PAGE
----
BEFORE DEVELOPING ITS SMART CITY STRATEGY…
Each city or town is unique. Each has its own history, identity, and set of images and ideas that are evoked when people think of it. As an initial matter, the development of a Smart City strategy requires a good understanding of the town in order to construct a long term vision that will result in concrete projects. In other words, we must make an inventory. That’s the role of the Smart City Manager and his or her team (see our previous article “Building a Smart City team”).
Many characteristics need to be taken into account during the inventory:
- Population growth and population density
- Socio-economic profile of its inhabitants
- Level of education of the population
- Population distribution by age group
- Associative and cultural life
- Economic fabric
- Unemployment rate
- Industrial past
- Means of transport and communication
- Existence or absence of a master plan
In order to have a structured approach to this inventory, there are analytical frameworks such as that of the BSI (British Standards Institute) that can facilitate this preliminary exercise.
The use of this methodology has the advantage of delivering a global view, the starting point of a transversal approach. Of course, depending on its size, resources, and challenges, outside support in the development of such an inventory may be necessary for the city or town.
The answers to the challenges of the city thus identified (attractiveness of the city centre, mobility, image deficiency, etc.) should be the starting point for building the first pillars of its Smart City strategy. While this inventory serves as a way for the city to identify its priorities, it should also consider the challenges and obstacles in its region as well as the assets related to its history, its attractiveness, its values, etc. The work of developing a vision, objectives, and a plan will then involve all of the stakeholders in a collaborative spirit: citizens, actors in the local economy, associations, etc.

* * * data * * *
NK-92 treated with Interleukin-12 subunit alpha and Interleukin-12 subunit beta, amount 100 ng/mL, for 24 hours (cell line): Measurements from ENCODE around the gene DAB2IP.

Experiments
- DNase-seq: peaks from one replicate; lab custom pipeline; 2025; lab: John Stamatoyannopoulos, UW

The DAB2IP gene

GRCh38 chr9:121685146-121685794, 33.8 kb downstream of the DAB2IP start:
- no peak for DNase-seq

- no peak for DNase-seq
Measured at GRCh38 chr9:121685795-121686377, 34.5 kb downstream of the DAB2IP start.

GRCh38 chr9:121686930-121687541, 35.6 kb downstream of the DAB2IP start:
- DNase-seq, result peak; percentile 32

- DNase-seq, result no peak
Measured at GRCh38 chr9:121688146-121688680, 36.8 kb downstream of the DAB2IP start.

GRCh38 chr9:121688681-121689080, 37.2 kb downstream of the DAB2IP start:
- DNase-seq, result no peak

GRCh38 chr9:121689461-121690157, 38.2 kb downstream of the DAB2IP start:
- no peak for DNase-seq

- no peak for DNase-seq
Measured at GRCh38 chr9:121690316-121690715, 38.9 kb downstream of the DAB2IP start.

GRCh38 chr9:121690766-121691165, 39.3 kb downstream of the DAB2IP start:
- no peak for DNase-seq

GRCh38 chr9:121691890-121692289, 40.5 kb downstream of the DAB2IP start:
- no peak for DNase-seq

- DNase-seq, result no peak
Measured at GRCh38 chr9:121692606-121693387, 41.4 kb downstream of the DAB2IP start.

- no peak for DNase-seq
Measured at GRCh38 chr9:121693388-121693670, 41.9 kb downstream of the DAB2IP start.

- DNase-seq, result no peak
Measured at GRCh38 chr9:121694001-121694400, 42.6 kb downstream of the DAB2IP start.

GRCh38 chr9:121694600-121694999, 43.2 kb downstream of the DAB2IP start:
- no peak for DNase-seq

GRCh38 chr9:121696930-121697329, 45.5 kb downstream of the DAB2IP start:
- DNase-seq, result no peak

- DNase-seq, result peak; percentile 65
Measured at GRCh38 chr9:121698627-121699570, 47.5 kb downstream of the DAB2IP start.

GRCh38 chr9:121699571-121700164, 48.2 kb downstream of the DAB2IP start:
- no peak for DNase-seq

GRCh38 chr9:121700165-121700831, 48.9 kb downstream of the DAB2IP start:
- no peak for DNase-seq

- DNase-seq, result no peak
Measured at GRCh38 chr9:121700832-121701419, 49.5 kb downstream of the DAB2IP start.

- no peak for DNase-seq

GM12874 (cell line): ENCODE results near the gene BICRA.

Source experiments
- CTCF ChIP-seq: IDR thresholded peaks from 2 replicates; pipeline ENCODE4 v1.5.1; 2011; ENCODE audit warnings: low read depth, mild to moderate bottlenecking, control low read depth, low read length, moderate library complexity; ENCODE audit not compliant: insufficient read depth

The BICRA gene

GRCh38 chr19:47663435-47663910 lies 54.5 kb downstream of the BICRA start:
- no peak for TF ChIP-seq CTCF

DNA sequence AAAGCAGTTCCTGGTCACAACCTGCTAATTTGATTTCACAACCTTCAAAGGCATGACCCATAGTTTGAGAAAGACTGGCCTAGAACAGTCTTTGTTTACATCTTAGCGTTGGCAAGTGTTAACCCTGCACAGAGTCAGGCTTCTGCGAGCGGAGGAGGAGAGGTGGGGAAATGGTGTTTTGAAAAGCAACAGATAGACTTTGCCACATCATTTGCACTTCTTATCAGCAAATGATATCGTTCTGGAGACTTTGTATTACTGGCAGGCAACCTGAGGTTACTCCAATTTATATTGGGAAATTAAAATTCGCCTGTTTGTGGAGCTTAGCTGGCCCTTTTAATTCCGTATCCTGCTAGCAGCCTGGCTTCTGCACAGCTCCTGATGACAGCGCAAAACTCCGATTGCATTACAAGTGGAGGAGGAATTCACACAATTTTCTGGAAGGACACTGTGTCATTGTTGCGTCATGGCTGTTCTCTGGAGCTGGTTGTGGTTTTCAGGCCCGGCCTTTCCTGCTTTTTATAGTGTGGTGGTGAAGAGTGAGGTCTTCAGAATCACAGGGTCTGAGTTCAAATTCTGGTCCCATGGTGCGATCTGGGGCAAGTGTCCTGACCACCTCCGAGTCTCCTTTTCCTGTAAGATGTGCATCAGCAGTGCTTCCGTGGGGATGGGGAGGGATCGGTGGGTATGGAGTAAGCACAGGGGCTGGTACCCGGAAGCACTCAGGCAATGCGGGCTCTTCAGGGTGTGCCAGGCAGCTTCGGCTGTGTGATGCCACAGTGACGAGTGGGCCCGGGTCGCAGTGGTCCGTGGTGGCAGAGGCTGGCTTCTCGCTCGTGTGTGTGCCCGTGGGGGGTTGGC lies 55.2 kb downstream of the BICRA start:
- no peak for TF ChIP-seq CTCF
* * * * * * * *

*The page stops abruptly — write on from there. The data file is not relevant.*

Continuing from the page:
Go further with a first smart project
The city can also consider collecting new data sets to better understand its own operation. This approach will provide crucial information in developing its strategy and the prioritisation of future projects.
The placement of sensors, cameras, or even specific meters can complement the knowledge that the city or municipality has about itself. One can also retrieve data that comes fromthird parties such as transport companies, vehicle rental companies, carpark companies, etc.
Take for example the problem of the desertification of the city centre and the gradual disappearance of local shops. This problem is huge and needs to relate various sources of data such as an analysis of the flow of pedestrians, the number of people entering a store, etc. So it is sometimes necessary to consider creating these new sources of data. In this case, a solution like Placemeter allows the city to better understand the type of shops that attracts the most visitors in the shopping throughways.